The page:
It is 1948 and Aleksandr, a major in the MGB (the forerunner of the KGB) is sent to an isolated psychiatric clinic to investigate one of the patients there. The patient is a man long presumed dead - a now severely incapacitated veteran of the Second World War, who seems unable to remember any of his past. Twenty-four years later, Aleksandr is haunted by the case. With his Stalinist faith under threat as the Cold War recedes, he interrogates his memories and the effect the case had on himself and on those he loved most.
Elisabeth is a woman whose curiosity and passion far exceed the borders of her quiet middle-class life. She befriends a neighbor, organizes a small dinner party. And then, quite suddenly, finds herself embarked with him on an adventure that is one part vaudeville and one part high tragedy. A quiet novel of manners turns into a police procedural thriller. Her motivations for risking everything she has are never transparent. In a world where matters of life and death are nearly always transported to a clinical setting, whether it be a hospital or a courtroom, here each character must confront them unassisted. A truly original and masterful novel from one of the world's most inventive and daring artists.
In the eighth in the series Donald Howard, a young science Fellow is charged with scientific fraud and dismissed from his college. This novel, which became a successful West End play, describes a miscarriage of justice in the same Cambridge college which served as a setting for . In the eighth in the Strangers and Brothers series Donald Howard, a young science Fellow is charged with scientific fraud and dismissed from his college. This novel, which became a successful West End play, describes a miscarriage of justice in the same Cambridge college which served as a setting for The Masters.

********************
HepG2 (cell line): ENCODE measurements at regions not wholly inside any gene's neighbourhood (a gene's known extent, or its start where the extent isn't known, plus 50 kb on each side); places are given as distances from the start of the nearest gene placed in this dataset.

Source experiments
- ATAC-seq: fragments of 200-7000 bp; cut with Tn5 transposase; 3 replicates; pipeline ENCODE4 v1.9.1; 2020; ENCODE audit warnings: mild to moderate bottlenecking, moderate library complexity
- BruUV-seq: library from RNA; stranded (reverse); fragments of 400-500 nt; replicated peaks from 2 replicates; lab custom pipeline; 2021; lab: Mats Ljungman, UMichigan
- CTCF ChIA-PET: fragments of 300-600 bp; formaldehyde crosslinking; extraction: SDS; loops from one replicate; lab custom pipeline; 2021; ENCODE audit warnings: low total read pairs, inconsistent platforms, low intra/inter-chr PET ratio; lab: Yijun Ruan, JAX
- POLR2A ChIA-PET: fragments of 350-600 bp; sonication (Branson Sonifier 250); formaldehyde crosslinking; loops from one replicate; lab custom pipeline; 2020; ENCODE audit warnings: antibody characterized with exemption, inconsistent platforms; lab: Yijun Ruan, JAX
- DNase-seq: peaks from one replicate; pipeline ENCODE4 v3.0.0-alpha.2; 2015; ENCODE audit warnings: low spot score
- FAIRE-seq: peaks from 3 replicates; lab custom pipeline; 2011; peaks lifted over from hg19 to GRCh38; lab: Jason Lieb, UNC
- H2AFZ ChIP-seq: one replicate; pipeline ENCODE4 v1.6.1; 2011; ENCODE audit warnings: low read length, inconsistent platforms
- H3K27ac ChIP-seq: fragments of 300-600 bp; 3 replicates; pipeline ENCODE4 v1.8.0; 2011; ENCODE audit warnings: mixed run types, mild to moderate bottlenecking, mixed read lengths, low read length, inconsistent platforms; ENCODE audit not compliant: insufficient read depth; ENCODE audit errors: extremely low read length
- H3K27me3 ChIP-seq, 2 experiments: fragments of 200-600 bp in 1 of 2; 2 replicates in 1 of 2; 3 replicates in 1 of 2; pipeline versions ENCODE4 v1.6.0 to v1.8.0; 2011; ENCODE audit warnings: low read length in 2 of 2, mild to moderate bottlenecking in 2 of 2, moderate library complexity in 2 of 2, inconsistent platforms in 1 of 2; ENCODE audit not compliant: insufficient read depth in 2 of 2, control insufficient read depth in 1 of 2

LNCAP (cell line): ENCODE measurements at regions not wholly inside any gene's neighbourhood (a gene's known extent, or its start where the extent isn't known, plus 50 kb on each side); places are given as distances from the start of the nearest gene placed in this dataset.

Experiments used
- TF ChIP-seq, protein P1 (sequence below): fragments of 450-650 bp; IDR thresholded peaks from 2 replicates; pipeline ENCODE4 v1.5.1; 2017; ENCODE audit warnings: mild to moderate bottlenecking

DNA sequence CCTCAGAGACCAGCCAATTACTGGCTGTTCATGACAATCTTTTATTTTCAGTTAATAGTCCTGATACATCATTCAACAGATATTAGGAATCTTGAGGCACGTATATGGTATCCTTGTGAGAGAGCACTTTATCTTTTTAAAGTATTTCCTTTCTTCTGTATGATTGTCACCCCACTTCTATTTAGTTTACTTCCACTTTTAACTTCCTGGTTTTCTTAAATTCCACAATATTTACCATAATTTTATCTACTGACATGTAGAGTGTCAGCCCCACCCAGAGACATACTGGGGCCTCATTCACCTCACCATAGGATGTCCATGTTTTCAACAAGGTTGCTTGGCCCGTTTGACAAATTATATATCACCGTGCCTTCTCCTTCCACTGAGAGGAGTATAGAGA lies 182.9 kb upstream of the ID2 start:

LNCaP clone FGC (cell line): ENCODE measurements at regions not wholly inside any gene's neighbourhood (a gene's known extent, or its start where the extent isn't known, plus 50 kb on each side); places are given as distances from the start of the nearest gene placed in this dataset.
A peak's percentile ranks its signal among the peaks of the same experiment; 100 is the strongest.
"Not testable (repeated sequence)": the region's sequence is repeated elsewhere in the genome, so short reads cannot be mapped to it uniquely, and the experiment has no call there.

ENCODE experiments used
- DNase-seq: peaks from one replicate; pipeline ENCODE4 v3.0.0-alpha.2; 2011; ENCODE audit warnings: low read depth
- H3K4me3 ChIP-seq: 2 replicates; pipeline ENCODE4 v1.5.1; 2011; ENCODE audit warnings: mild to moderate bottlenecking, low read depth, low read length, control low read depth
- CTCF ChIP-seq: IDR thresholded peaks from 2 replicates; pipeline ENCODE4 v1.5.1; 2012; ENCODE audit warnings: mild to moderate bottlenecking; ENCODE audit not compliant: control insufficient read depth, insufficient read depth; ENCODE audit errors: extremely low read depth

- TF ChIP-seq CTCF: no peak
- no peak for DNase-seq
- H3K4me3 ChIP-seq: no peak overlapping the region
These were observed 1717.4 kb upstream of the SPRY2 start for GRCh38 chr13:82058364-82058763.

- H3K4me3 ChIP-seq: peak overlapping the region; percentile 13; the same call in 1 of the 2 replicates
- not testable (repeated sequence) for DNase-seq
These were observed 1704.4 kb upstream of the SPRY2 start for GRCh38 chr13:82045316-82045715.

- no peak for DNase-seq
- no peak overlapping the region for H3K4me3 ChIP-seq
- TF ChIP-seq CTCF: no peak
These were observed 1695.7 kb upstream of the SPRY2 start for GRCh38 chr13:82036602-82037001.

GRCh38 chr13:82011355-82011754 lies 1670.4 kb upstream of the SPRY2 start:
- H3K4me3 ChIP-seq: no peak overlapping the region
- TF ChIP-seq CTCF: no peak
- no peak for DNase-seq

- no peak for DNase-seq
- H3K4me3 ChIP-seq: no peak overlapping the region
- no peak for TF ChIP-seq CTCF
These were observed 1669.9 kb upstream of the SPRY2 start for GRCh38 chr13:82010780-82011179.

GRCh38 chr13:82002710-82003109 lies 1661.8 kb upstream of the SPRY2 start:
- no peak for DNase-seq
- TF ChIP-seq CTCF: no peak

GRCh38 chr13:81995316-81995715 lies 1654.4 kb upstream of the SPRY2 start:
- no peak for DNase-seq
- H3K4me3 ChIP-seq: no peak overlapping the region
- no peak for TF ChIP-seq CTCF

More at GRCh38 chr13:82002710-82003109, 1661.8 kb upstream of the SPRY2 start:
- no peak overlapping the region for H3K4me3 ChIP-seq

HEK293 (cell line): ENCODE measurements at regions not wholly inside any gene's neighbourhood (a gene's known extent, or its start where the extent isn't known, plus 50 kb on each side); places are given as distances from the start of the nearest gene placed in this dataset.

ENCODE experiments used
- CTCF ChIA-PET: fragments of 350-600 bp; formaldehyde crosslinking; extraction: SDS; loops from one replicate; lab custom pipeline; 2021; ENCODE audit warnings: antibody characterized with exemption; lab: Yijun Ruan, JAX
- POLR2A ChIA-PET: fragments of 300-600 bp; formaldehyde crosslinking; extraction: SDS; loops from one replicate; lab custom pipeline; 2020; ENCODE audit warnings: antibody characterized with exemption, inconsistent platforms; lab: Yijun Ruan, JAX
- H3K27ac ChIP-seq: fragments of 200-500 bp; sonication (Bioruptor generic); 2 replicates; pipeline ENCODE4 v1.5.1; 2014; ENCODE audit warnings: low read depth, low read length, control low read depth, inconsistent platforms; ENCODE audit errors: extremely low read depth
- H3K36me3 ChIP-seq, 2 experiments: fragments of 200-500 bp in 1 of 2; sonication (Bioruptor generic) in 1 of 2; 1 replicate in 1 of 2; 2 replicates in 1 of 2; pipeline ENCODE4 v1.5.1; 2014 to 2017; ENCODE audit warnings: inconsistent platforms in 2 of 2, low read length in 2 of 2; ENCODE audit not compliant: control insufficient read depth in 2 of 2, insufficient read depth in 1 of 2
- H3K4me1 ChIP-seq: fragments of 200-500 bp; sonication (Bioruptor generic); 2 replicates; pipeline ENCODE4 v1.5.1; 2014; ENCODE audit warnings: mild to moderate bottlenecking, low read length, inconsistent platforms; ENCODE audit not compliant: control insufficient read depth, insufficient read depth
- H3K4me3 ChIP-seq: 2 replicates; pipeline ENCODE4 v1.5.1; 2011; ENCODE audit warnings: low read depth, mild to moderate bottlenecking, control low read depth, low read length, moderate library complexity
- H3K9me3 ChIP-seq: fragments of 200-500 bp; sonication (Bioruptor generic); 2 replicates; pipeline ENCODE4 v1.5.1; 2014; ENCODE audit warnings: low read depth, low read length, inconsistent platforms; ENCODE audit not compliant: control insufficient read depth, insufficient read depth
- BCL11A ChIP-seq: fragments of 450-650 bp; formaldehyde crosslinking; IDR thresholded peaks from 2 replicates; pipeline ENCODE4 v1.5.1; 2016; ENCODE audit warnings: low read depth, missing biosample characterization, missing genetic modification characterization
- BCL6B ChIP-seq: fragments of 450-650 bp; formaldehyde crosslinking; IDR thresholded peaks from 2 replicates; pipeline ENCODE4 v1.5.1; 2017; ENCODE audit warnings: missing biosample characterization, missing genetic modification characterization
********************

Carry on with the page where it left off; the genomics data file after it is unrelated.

One of the world’s most celebrated authors, Margaret Atwood has penned a collection of smart and entertaining fictional essays, in the genre of her popular books and , punctuated with wonderful illustrations by the author. Chilling and witty, prescient and personal, delectable and tart, these highly imaginative, vintage Atwoodian mini-fictions speak on a broad range of subjects, reflecting the times we live in with deadly accuracy and knife-edge precision.
In pieces ranging in length from a mere paragraph to several pages, Atwood gives a sly pep talk to the ambitious young; writes about the disconcerting experience of looking at old photos of ourselves; gives us Horatio's real views on Hamlet; and examines the boons and banes of orphanhood. “Bring Back Mom: An Invocation” explores what life was really like for the “perfect” homemakers of days gone by, and in “The Animals Reject Their Names,” she runs history backward, with surprising results.
Chilling and witty, prescient and personal, delectable and tart, is vintage Atwood. Enhanced by the author’s delightful drawings, it is perfect for Valentine’s Day, and any other occasion that demands a special, out-of-the-ordinary gift.
Set in Mexico in the 1920s, this picaresque tale of a laconic American drifter overlays a powerful study of social injustice. Great storytellers often arise like Judaic just men to exemplify and rehearse the truth for their generation. The elusive B. Traven was just such a man.